While the ornamention of the “Monastary” is not as complex as the Treasury, it has withstood the ravages of time better, with little evidence of erosion or man made bulletin holes. During the winter solstice, the sun shines into the monastery at Petra in Jordan, illuminating the podium of a deity. As it does, the silhouette of the mountain opposite creates the image of a lion's head, a sacred animal in ancient Nabataean culture. Researchers believe this is one example of how ancient architects determined where and how to build religious centres using the motion of the sun in the skies of Petra.
Do not underestimate the steepness of the climb or the number of steps to the Monastary. Nearly an hour’s climb northwest of the city centre, 220m above the elevation of the Qasr al-Bint the Monastary lies beyond the reach of all but the most determined travelers. Daunting though this sounds, there’s a well-trodden route the whole way – involving roughly eight hundred and fifty steps – as well as plenty of places to rest; a tranquil holy spring two-thirds of the way up is almost worth the climb by itself. Personally, I hired a guide and mule to take me up, a price well worth the cost. Beside the trail are plunging cliffs, hundreds of feet down and you must trust your mule to find the right path.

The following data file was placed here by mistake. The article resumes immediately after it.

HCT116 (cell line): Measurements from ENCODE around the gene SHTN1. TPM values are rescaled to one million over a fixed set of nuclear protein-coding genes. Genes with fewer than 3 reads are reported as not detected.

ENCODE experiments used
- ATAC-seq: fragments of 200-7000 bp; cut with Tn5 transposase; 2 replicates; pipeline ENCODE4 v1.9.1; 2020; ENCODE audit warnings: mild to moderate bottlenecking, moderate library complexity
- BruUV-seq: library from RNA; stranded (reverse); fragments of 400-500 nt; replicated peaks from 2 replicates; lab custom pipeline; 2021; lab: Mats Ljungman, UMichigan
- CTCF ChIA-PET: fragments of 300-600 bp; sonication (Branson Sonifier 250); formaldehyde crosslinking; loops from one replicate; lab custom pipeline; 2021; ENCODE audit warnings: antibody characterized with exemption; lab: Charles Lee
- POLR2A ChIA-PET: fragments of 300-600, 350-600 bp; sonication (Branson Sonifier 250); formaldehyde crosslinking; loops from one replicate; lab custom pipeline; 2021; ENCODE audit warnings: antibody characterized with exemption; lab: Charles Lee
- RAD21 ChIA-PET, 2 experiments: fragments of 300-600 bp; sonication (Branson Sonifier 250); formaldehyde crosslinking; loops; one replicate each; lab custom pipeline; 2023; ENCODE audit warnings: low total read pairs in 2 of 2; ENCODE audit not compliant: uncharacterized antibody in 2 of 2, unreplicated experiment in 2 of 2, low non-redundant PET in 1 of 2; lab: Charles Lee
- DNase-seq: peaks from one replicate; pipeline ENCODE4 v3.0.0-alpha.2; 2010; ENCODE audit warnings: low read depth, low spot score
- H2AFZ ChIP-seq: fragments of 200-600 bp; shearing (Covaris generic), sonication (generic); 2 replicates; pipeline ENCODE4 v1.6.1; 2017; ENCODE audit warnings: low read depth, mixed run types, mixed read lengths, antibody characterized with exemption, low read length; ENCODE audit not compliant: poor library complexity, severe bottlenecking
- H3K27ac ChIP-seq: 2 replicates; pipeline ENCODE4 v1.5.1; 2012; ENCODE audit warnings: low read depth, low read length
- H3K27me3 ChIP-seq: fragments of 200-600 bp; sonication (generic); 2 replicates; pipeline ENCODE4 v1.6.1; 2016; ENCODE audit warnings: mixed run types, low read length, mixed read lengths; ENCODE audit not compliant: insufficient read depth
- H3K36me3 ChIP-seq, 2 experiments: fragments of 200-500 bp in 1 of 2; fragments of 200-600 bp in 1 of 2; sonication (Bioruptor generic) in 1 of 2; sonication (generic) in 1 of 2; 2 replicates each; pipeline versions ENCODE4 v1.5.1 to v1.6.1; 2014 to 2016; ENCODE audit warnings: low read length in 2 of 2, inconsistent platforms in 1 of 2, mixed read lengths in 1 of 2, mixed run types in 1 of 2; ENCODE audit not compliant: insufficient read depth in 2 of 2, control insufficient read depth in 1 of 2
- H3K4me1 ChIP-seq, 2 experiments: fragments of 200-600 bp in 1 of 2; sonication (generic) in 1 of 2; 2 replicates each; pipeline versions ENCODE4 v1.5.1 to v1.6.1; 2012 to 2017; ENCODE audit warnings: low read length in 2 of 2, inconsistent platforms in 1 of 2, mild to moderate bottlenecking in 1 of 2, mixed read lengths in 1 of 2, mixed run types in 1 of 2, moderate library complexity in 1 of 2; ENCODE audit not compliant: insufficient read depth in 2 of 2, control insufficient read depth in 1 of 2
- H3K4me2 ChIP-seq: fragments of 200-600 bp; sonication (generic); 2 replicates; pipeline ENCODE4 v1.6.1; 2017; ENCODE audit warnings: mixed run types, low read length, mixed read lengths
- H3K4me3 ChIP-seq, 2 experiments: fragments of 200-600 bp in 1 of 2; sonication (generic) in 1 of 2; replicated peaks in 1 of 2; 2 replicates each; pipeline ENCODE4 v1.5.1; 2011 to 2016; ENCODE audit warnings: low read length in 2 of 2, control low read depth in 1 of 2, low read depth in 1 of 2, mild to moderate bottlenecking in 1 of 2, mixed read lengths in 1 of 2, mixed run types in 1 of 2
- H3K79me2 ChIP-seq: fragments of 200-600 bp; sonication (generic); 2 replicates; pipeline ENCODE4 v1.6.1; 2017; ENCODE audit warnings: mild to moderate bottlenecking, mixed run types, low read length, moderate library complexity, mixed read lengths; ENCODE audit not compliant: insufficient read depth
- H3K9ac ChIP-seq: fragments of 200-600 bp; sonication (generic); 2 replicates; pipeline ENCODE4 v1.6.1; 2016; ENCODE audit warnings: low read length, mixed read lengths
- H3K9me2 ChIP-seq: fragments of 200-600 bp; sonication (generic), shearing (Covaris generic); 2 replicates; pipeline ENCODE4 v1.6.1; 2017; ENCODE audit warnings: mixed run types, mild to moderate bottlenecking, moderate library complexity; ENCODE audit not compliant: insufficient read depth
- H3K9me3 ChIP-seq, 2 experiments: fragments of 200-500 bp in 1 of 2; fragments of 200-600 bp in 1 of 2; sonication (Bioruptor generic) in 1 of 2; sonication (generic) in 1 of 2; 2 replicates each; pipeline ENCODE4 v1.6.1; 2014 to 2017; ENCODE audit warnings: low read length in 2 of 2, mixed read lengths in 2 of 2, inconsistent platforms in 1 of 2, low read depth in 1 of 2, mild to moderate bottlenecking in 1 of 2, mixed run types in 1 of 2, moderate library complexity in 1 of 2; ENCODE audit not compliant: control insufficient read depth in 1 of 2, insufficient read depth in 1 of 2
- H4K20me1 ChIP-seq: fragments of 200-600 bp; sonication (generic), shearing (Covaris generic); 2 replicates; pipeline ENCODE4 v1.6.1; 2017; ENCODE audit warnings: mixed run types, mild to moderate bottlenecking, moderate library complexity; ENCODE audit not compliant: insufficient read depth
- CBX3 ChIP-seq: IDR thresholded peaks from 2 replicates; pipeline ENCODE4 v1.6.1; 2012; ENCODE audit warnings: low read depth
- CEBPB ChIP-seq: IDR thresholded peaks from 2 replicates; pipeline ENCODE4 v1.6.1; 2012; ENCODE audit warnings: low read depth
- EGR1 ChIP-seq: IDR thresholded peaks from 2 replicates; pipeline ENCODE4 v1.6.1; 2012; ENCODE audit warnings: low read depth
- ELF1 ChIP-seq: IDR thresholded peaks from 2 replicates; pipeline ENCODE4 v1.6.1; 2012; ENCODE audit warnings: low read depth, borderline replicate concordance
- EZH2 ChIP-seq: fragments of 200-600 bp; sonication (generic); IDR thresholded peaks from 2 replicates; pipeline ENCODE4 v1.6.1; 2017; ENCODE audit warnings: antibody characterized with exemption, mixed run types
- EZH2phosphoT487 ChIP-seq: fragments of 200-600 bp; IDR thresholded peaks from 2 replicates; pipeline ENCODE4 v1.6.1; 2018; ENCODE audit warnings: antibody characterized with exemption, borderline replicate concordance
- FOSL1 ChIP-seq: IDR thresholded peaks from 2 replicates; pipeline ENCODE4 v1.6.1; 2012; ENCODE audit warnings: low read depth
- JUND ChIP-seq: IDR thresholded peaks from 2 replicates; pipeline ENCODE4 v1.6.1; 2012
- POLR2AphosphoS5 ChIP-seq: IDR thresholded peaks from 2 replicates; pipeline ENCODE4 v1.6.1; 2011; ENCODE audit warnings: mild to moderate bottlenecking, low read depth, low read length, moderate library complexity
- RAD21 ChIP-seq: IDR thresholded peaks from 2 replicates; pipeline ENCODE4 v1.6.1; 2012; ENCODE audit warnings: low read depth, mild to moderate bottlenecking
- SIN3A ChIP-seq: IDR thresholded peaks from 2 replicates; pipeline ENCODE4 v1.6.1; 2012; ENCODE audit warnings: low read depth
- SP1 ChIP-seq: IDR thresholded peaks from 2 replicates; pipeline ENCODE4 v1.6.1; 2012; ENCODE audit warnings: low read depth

Some of the earliest recorded farmers settled in Beidha, a pre-pottery settlement just north of Petra, by 7000 BC. Petra is listed in Egyptian campaign accounts and the Amarna letters as Pel, Sela or Seir. Though the city was founded relatively late, a sanctuary has existed there since very ancient times. Stations 19 through 26 of the stations list of Exodus are places associated with Petra. Although Petra is usually identified with Sela, which means a rock, the Biblical references refer to it as “the cleft in the rock”, referring to its entrance. In the parallel passage, however, Sela is understood to mean simply “the rock”
Qasr Bint Farun (Palace of the Pharaoh’s Daughter) is Petra’s oldest and most venerable temple complex. Its name derived from a local legend that the same pharaoh who hid his treasure in the urn of the Treasury promised his daughter’s hand in marriage to the engineer who could develop a system to bring water to the palace. Several water channels have been found near it. The monument is almost square and is set on a podium. It was the main temple of Petra and it still stands to a height of 23 meters. Qasr al-Bint is a typical Hellenistic temple where only priests could enter inside and worshippers remained outside in the open temenos or holy area, where they may have olffered animal sacrifices. It is approached by a flight of 26 marble steps and four stucco-covered Corinthian columns between pilasters decorated the northern façade. Inside the temple, at the rear of the sanctuary, there are three compartments: the middle one protects an altar platform that housed images of the deity, and the two others were supplied with balcony terraces. It is believed that this temple was dedicated to Dushara, the main Nabatean god. The temple is dated to the first half of the 1st century AD and it is possible that it was a pilgrim destination.
For now I will stop here, as always I hope you enjoyed the photographs and the story.
Petra Jordan: http://www.jordanembassy.org.au/petra